After a pair of violent incidents in North America over the weekend, many are becoming increasingly concerned for their safety at events with large crowds.

On Saturday, an Edmonton police officer was allegedly attacked outside a football stadium and four pedestrians were run over by vehicle in a rental truck. The next day, two women from Alberta and a B.C. man were among the 59 people killed in a mass shooting in Las Vegas.

Following such tragedies, Maritime security consultant Cameron Dopler says his phone often starts ringing.

"The biggest question is what can I do?” Dopler says, “The biggest thing is prepare."

Kevin Quigley of the MacEachen Institute for Public Policy and Governance says much of the instant fear is the result of a knee-jerk reaction. 

"We see dramatic reaction probably in the early stages, but probably disproportionate in some respects to the risks that exist. These are extremely rare events," says Quigley.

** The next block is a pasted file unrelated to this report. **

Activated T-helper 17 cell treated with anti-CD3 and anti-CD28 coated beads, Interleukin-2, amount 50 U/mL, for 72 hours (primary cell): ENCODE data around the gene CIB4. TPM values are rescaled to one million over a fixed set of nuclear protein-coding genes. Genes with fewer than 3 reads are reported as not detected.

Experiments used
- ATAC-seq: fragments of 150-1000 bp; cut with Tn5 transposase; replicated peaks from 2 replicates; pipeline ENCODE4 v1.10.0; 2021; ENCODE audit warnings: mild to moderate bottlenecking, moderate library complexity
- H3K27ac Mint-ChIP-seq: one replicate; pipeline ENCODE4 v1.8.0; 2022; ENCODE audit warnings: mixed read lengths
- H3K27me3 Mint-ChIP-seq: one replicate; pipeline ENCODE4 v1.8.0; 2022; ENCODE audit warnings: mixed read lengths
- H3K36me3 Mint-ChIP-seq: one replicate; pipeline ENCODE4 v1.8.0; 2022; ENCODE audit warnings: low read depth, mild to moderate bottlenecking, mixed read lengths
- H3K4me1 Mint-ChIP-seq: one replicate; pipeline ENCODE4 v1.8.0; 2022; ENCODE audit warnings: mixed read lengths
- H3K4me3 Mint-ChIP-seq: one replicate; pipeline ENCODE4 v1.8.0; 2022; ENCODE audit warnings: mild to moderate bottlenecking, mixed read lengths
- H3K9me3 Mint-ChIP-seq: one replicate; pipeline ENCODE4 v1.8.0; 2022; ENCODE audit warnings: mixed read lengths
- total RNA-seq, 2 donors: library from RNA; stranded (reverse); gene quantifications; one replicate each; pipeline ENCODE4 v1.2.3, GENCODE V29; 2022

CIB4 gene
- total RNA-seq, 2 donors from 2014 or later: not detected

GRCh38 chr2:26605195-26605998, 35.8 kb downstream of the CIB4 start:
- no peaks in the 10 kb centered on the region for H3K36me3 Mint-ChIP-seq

But even though they’re rare, they’re also traumatic. The Las Vegas tragedy was already the worst mass shooting in United States history by the time most people woke up.

It’s the latest in a series on so-called “soft targets,” where the victims targeted are unsuspecting people going about their daily lives – from public transit to concerts and sporting events, or just out on the town with friends.

It’s a growing phenomenon that while rare and random, experts say it can be reassuring to be prepared.

"It’s not unexpected, from my point of view,” Dopler says. “My job as a security consultant is to provide information so people are aware of what can happen, to take those steps to mitigate the risks or navigate themselves out of that situation."

Nova Scotia RCMP say at the very least, there is a growing need for people to be more vigilant.

"What we've seen over the weekend shows that sometimes things do happen that we don't expect to happen," says Cpl. Jennifer Clarke, spokesperson for Nova Scotia RCMP. 

Top security experts from around the world will soon gather in Halifax for the International Security Conference. The focus last year was on cybersecurity in the wake of computer hacks and leaks.

Organizers say this year, expect discussion on how to cope and respond to soft-target attacks.

With files from CTV Atlantic’s Marie Adsett.